• Statement of Aims
  • Definition of the Market
  • Table of Contents/Chapter Synopses
  •  Selling Points
  • Distinctive Features
  • Textbook Suitability
  • Professional Readership
  • Length and Schedule
  • Review of Competition
  • Potential Reviewers
  • Materials to Include
  • The guidelines are intended to clarify what your proposal is about, who it is for, and why it’s different from existing books or other sources of information on the market. Please fill out the guidelines in their entirety and provide all requested materials. Feel free to get in touch if you have any questions as you prepare these materials.

The completed proposal is reviewed by the publisher and also sent out to a number of professionals or experts in the field to get their opinion on the proposed content. Only if all tallies is the book accepted for publication.

This in itself explains why the process of getting published as a fiction writer for the new author is so difficult. Publishers will only publish books that will sell. That is a simple, stark truth. That is why they go for ‘names’; names sell, it is what buyers of books look for first, a familiar author that they know and trust. If you are unknown then there is an immediate investment risk for the publisher. They know that they will have to spend more on marketing to get that work of the unknown author out there. The work is going to have to be bloody good and the prospect for sales pretty much assured before they will take the plunge. When you look at it this way the difficulties of getting through the filtering process of agents and publishers is quite understandable. Publishing is a business. Business is all about risk. The risks with a new author and a new work are extraordinarily high.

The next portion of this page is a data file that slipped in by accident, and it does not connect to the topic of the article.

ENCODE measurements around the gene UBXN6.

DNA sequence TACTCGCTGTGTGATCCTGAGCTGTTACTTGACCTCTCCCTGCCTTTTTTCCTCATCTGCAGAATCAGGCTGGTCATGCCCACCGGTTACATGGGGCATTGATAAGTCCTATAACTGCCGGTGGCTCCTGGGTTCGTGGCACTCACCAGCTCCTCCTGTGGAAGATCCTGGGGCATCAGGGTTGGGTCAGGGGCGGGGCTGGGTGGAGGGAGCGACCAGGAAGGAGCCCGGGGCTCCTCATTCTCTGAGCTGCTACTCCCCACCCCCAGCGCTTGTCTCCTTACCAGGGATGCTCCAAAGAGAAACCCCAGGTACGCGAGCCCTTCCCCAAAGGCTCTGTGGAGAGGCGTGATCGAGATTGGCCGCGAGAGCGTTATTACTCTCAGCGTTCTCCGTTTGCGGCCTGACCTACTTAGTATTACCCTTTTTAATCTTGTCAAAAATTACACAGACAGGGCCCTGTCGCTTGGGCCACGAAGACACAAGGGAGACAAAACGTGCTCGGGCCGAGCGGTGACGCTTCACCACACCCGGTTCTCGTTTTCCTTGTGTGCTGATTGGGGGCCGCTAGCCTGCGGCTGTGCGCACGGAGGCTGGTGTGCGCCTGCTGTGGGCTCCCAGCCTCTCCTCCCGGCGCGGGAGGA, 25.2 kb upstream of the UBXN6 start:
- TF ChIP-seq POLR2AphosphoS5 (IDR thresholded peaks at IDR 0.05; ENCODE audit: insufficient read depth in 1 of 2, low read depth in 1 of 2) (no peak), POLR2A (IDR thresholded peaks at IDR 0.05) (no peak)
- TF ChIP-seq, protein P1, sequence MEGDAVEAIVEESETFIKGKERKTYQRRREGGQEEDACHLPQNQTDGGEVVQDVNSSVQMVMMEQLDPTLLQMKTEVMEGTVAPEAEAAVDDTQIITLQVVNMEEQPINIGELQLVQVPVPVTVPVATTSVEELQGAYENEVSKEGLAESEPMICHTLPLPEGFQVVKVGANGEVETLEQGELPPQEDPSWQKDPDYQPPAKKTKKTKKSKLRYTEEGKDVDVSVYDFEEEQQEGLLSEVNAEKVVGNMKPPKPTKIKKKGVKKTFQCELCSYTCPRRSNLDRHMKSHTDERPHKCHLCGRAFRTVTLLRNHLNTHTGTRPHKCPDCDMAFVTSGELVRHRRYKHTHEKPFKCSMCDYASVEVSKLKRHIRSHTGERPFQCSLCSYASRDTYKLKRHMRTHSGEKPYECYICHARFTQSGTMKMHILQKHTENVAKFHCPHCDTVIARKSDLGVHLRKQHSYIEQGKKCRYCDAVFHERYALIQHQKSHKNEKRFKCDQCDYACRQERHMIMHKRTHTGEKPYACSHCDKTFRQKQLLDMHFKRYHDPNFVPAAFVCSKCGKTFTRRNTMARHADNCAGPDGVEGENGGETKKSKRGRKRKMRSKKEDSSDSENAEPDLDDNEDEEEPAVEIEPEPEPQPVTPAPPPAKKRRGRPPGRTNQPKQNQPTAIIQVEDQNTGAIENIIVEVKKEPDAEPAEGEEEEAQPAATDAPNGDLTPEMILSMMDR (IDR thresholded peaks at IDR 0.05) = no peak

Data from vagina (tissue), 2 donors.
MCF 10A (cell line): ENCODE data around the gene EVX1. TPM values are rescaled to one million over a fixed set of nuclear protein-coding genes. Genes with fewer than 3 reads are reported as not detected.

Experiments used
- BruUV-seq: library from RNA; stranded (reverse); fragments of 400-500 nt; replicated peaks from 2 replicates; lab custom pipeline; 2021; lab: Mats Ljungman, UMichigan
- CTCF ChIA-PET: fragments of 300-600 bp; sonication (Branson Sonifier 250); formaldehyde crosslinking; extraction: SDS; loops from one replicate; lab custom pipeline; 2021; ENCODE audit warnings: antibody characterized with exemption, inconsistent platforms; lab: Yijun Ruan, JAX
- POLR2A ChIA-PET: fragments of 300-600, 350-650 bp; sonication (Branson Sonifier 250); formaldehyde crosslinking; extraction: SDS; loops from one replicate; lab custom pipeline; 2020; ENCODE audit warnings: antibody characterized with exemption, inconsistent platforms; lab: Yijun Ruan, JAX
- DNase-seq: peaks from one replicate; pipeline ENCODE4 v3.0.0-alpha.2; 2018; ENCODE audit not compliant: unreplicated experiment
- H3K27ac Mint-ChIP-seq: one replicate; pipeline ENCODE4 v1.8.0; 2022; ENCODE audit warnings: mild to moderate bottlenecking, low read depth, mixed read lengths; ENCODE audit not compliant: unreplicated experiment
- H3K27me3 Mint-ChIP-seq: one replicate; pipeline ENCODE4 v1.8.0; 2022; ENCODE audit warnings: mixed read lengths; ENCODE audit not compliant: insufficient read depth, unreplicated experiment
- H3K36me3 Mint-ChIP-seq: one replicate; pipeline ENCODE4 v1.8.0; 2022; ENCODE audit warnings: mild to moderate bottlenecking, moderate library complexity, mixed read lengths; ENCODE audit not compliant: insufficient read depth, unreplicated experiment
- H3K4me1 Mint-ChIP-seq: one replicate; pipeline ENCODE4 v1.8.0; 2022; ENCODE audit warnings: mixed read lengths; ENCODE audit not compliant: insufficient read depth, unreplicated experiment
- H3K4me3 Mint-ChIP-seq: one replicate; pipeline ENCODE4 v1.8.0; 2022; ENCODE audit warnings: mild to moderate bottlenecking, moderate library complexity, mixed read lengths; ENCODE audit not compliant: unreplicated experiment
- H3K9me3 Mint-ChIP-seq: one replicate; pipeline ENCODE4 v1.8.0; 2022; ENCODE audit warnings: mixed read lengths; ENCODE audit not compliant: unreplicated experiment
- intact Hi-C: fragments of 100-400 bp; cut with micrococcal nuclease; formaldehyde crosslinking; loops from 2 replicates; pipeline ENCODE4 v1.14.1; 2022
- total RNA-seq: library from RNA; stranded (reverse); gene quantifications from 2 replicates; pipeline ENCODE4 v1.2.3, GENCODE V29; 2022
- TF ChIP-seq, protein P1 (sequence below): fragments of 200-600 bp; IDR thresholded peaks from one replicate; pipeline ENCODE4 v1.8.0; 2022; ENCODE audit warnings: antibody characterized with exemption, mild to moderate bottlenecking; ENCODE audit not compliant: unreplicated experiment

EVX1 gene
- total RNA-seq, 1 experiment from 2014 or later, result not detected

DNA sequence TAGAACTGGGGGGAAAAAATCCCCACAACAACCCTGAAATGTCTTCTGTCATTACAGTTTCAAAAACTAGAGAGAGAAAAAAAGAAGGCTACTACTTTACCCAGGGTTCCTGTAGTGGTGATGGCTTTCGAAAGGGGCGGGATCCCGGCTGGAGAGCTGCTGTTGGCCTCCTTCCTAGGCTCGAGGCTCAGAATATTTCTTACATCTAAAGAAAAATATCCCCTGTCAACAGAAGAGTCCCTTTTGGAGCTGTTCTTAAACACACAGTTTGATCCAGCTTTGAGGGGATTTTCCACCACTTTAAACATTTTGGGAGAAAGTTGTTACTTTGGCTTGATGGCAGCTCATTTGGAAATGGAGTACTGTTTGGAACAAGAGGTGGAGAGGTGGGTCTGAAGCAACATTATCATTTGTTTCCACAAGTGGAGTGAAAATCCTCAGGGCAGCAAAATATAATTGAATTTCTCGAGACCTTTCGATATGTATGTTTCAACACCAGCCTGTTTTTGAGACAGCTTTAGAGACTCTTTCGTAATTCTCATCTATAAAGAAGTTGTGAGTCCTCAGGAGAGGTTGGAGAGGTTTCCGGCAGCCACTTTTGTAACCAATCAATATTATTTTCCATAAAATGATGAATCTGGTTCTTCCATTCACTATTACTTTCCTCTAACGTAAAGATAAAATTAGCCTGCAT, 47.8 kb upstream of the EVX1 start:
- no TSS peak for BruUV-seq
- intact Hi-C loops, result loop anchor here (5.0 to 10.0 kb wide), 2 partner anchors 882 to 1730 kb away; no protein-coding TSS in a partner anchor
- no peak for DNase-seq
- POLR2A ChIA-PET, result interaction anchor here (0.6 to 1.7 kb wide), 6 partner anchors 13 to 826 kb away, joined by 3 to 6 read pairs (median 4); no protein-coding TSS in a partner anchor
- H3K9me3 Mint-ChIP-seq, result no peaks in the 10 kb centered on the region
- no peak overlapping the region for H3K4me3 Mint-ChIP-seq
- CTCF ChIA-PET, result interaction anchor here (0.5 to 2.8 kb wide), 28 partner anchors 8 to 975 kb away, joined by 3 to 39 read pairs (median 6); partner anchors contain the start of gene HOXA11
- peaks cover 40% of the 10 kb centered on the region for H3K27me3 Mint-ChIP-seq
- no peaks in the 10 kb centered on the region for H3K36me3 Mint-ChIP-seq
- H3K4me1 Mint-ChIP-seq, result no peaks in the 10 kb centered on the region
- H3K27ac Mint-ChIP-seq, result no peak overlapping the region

But this is where the lessons from non-fiction can help. How many of us, when setting out to write a novel, ask ourselves questions similar to those in numbers 1,2, 4 and 5 in the list above? I know I haven’t sufficiently in most of the works I have written yet. If you think about it, it is just what we should be doing to increase our chances of professional publication. Before we write we really should ask ourselves what we aim to achieve with the book, what the market will be, who will be the main type of reader? What will make our book distinctive, what are its main selling points?

This may sound mercenary; writing is, after all, meant to be an art and many of us write for the simple pleasure of story-telling. However, if we want a wider audience and more readers to entertain we need to be published. Agents and publishers, even if they work in these fields because of their love of the written word, are not charities. Their primary question when looking at a submission will invariably be ‘will this sell?’

So, if we can show that we have addressed this question at the beginning of the writing process then I believe we will greatly increase our chances of making that breakthrough and getting published. Success is still not guaranteed, it never can be in fiction, but anything that improves the odds of getting published has got to be worthwhile.